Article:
“So, what are you saying, you want to go?” Tabatha asked as she glared across the table at the younger girl.
Amber shrugged. “If the choice is between that or staying here and sulking…” She glanced down the table at Wayne. “I’ll go for the trip I guess.”
Ace put his hand on Tabatha’s, and she flinched but didn’t pull back. “It might be good to get away for a bit,” he offered.
“Tabatha, I don’t want to make you, or anyone, go if you don’t want to,” Jandor said. “If you want to opt out completely, you can.”
“No.” Tabatha took a deep steadying breath. “I’m sorry, you’re right. Not going on the trip isn’t going to do anything, and I definitely don’t want to sit and sulk all summer.” She thought about what it would be like to be stuck in the Summerson house while all her friends were away.
“I lost my dad too,” Jandor reminded her, “but I know he, and all of our parents, were really proud of what we’ve been able to accomplish. We started A&A as kids and now we practically run our own business. I know my dad would want us to continue with our trip this year. I think your father would too.”
Tabatha nodded, though she thought he was wrong on that point. Her father had always been very strict, wanting her to focus on her studies and pushing her to excel academically. It was her mother who had encouraged her to join A&A and had been supportive of her working with Jandor and the others. Her father had thought it a waste of time until he saw that she was earning significant money from it. She smiled at the thought. Her father had always been high strung, almost comically so. It was most likely where Tabatha got her temper.
Jandor took her smile to mean that she was coming around. “So does that mean we’re all agreed on Adventure Isle?”
“Hands!” Becky called.
All hands around the table rose, a couple with a bit more hesitance, but in the end, it was a unanimous vote.
“All right then. Becky, Wayne, let’s do this!” Jandor said excitedly.
Becky turned to Wayne. “I’ll figure out the flights and hotel, can you take care of the rest?”
“You got it,” Wayne said without looking up from his laptop.
The two worked on so many projects together, that Wayne automatically knew what Becky needed and how to help her, even when the instructions were vague.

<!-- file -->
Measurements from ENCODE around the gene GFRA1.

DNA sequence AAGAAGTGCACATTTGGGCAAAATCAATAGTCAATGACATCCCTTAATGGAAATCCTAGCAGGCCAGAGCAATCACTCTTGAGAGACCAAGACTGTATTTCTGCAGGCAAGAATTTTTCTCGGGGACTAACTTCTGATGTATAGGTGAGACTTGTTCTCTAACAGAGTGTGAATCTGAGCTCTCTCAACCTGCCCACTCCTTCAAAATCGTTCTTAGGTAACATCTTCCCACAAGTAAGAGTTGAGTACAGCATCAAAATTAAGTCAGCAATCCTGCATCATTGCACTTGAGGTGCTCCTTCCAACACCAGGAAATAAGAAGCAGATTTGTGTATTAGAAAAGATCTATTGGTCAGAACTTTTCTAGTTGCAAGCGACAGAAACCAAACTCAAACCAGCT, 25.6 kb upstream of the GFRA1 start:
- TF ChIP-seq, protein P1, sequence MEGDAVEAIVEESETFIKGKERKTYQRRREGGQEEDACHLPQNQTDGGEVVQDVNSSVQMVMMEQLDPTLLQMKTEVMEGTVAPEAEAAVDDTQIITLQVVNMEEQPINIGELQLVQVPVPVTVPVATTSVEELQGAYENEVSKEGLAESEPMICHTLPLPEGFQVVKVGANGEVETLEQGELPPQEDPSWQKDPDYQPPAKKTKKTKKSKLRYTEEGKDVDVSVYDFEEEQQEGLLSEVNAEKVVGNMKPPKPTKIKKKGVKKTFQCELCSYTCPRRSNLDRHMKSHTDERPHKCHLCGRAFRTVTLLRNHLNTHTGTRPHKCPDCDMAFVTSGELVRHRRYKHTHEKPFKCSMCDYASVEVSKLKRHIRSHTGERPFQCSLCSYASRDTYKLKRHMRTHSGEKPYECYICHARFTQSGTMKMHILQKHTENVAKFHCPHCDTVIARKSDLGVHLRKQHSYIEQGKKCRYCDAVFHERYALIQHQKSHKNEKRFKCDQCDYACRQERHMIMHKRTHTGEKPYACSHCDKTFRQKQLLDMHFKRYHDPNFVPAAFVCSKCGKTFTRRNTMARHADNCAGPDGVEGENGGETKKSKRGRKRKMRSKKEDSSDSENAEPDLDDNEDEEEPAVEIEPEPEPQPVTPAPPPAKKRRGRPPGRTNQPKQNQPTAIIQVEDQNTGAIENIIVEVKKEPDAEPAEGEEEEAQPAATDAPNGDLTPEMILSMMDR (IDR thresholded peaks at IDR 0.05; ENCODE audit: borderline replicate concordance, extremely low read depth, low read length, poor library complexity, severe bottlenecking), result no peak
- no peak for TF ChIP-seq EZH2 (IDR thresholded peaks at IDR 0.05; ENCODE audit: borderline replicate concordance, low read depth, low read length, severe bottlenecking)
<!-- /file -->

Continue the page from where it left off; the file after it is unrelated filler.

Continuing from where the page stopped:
“If there’s nothing else—” Becky started, but Ace waved his hand.
“It’s our last meeting before the trip, so I’m thinking party at my house tonight, like always,” he proposed.
Everyone cheered at this.
“All right then, on that note, meeting adjourned. We’ll see everyone tonight at Ace’s,” Becky said.
Everyone stood and began to converse among themselves. Mrs. Guardman rounded the table to reach Tabatha, who was chatting with Ace.
“Yeah, I’m positive; I talked to mom and dad last night and they both agreed. You just have to talk to your aunt and uncle.” Ace was saying as Mrs. Guardman approached.
“That’s such a relief,” Tabatha said with a sigh.
Mrs. Guardman laid a comforting hand on her shoulder, interrupting their conversation. “Tabatha, I just wanted to see if you were okay.”
“I’m fine ma’am.” She smiled warmly. “I’m sorry; I didn’t mean to make a scene.”
“It’s okay dear.” Mrs. Guardman wrapped her arms around her now. “I just hope you know that I’m here for you if you need anything.”
“Thank you,” Tabatha said as she tried to hold back tears again. “I really appreciate that you’ve always been there for me even before all this happened.”
“Of course, and I hope you and I can have at least one more lunch together before the trip,” Mrs. Guardman said as she released her from the hug.
Tabatha quickly wiped her eyes and gave the matriarch a soft smile. “Absolutely, but I get to pick the place this time.”
Mrs. Guardman moved a stray strand of red hair from Tabatha’s face. “You’ve got a deal.”
Tabatha turned back to Ace. “Can I just hang at your place until the party? I really don’t want to deal with the Summersons right now.”
Ace nodded. “Yeah, might as well.”
Mrs. Guardman watched the duo walk up the stairs. She shook her head. It bothered her that Tabatha might never know the truth about what happened to her parents, but she knew there was nothing she could do about it.